Chemical Pre-treatments

There are several methods for preparing food products for home drying that include chemicals. I do not under any circumstances suggest these methods, and, have only included this chapter because I have noticed that I have had some searches to this site specifically looking for these methods.

WARNING

One of the major drawbacks of using these chemicals is that, if the weather changes, and your produce is not dry, you cannot bring it indoors to finish the drying process in your oven, as the heat could cause lye or sulfur fumes to build up in your house. Also, since putting produce away can be a family activity, your children should NOT be exposed to these fumes or the splashing that might be caused by dropping the produce into the solutions.

Disposal of the chemicals is another issue. All of the reference materials I used in the writing of this site suggest that you slowly pour the chemicals down your drain when the drying process is complete. If you have a well and septic system, this could be a huge problem, which could potentially pollute your water. And, dumping large amounts of sulfur or lye into the public water system is not advised either, so the disposal of these chemicals poses an environmental problem which is unnecessary, especially when organic alternatives are available.

Lye

NEVER do this process indoors, under any circumstances!

Ratio:

2 level tablespoons of lye

1 gallon COLD water


Some food products, such as prunes, are routinely dipped in a lye solution to aid in the peeling of these foods and to make them dry faster. When using lye, care must be taken to use only stainless steel or enamel pots for preparing the solution. Make sure that, if enamel pots are used, that there are no cracks or chips, as the lye will react with the metal, causing the fruit to loose its colour and imparting an unpleasant taste. Never use metal spoons or utensils for stirring the solution for the same reasons. Always use wooden spoons or a clean wooden paint stirrer for this process. This process recommends that you bring the water and lye mixture to a boil and dip the food product in the solution for 5 to 30 seconds, until lots of small cracks appear on the skin of the produce. Produce treated in this way MUST be rinsed thoroughly to remove as much of the lye as possible before laying out to dry, and is recommended to be done, again, out doors. Because lye is so toxic, it is recommended that you wear rubber gloves and take special care not to splash the solution onto your skin or clothes. Protective goggles will help protect your eyes from any splashes. NEVER add hot water to a lye solution, as the fumes created are toxic. If you do get any of the solution on your skin or clothes it is recommended that you rinse the area with COLD water thoroughly. To dispose of this lye solution, you should, again, SLOWLY pour the solution down the kitchen sink, followed by a 5 minute flushing of the sink and pipes to remove as much of the lye as possible.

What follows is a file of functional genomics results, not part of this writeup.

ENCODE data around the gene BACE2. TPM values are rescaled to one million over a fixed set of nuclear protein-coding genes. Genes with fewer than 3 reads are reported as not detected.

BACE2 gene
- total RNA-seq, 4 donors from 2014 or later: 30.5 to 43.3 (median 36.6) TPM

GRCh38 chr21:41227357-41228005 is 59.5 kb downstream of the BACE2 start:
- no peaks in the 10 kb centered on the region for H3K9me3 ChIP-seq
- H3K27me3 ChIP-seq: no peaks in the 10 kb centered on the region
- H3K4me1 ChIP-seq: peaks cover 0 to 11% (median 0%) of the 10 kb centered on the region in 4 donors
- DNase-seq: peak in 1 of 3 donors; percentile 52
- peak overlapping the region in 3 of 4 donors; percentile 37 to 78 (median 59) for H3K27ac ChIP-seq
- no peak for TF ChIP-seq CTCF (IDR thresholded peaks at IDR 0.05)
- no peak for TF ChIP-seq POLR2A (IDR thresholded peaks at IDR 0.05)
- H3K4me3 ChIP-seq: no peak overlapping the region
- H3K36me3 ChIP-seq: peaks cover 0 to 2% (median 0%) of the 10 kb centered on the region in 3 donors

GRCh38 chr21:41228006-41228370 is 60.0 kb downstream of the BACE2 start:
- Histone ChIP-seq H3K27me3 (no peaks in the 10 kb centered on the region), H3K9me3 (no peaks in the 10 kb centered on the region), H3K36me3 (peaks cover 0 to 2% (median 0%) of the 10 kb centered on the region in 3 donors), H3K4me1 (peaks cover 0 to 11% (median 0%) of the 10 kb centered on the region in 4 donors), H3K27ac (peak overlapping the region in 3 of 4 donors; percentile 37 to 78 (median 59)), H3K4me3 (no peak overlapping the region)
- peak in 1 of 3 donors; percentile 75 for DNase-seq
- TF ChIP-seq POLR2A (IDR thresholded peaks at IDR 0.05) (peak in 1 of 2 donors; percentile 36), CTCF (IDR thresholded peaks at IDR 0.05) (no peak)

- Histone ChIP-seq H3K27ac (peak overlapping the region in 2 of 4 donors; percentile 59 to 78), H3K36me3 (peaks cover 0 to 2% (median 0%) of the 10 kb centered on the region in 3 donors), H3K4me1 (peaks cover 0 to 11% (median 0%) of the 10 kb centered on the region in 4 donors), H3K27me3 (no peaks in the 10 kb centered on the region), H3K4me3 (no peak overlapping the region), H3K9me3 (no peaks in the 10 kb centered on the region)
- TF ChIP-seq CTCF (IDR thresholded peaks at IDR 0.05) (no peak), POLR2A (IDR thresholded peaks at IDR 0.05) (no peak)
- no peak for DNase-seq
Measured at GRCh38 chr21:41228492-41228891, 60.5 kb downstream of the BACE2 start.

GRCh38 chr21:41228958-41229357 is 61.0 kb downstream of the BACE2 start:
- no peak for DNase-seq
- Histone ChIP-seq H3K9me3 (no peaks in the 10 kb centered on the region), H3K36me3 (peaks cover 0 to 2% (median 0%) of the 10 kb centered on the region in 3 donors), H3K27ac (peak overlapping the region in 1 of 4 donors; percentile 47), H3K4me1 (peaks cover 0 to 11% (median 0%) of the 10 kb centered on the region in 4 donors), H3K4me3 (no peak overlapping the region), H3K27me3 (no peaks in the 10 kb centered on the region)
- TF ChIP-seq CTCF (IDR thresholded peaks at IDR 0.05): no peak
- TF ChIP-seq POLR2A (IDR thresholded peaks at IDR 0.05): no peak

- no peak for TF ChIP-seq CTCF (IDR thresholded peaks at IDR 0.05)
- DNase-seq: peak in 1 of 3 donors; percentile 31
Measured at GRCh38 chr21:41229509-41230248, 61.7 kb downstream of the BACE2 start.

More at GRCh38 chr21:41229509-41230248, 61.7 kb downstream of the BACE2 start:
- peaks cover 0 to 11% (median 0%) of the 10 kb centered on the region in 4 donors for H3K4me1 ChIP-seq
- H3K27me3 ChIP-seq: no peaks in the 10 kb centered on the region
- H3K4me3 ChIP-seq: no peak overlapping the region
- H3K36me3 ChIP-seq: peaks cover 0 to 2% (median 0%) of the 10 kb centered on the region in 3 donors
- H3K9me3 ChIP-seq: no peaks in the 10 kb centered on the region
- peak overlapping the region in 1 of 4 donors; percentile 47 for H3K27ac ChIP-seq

It is also recommended that the complete drying process should be done out doors in the open air to reduce the chances of lye fumes building up in your kitchen.

I, again, do not recommend this method for drying home food products. The reasons should be quite obvious...lye is toxic and adding toxic chemicals is counter productive to preparing wholesome foods for your pantry.

The World Book Encyclopedia Dictionary defines lye as "1. any strong alkaline solution: Lye is used in making soap and in cleaning. Sodium hydroxide and potassium hydroxide are kinds of lye. 2. (formerly) an alkaline solution made by leaching wood or other vegetable ashes: soap lye, soda lye. 3. a crude or impure caustic soda, used for scouring, etc."

Sulfur

NEVER do this procedure indoors, under any circumstances!

Ratio:

1 1/2 to 3 1/2 Tablespoons of sodium bisulfite, sodium sulfite or sodium metabisulfite

1 gallon of water


Many commercially dried food products have been pre-soaked in a sulfur solution to aid in the retention of colour and texture of the foods. It allows more of the natural vitamins and minerals to stay in the food product by reducing the drying time. The sulfur used is called "Flowers of Sulfur" and can be obtained from most pharmacies.